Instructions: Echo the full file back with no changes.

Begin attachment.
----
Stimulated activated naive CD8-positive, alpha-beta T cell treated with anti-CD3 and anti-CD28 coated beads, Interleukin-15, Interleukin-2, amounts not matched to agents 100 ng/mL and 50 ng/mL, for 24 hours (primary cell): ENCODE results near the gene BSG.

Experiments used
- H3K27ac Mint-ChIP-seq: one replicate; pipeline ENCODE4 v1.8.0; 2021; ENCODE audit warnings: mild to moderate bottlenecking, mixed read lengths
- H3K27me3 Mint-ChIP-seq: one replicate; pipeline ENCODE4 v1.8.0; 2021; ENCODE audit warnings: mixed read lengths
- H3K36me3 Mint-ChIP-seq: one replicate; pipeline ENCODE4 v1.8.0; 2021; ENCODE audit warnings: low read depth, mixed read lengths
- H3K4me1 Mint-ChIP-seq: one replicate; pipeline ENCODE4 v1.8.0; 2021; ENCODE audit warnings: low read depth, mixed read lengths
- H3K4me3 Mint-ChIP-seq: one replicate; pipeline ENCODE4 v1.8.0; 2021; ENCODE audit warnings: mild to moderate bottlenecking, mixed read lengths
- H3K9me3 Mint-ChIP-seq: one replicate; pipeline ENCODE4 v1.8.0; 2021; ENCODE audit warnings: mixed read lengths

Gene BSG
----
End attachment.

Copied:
Stimulated activated naive CD8-positive, alpha-beta T cell treated with anti-CD3 and anti-CD28 coated beads, Interleukin-15, Interleukin-2, amounts not matched to agents 100 ng/mL and 50 ng/mL, for 24 hours (primary cell): ENCODE results near the gene BSG.

Experiments used
- H3K27ac Mint-ChIP-seq: one replicate; pipeline ENCODE4 v1.8.0; 2021; ENCODE audit warnings: mild to moderate bottlenecking, mixed read lengths
- H3K27me3 Mint-ChIP-seq: one replicate; pipeline ENCODE4 v1.8.0; 2021; ENCODE audit warnings: mixed read lengths
- H3K36me3 Mint-ChIP-seq: one replicate; pipeline ENCODE4 v1.8.0; 2021; ENCODE audit warnings: low read depth, mixed read lengths
- H3K4me1 Mint-ChIP-seq: one replicate; pipeline ENCODE4 v1.8.0; 2021; ENCODE audit warnings: low read depth, mixed read lengths
- H3K4me3 Mint-ChIP-seq: one replicate; pipeline ENCODE4 v1.8.0; 2021; ENCODE audit warnings: mild to moderate bottlenecking, mixed read lengths
- H3K9me3 Mint-ChIP-seq: one replicate; pipeline ENCODE4 v1.8.0; 2021; ENCODE audit warnings: mixed read lengths

Gene BSG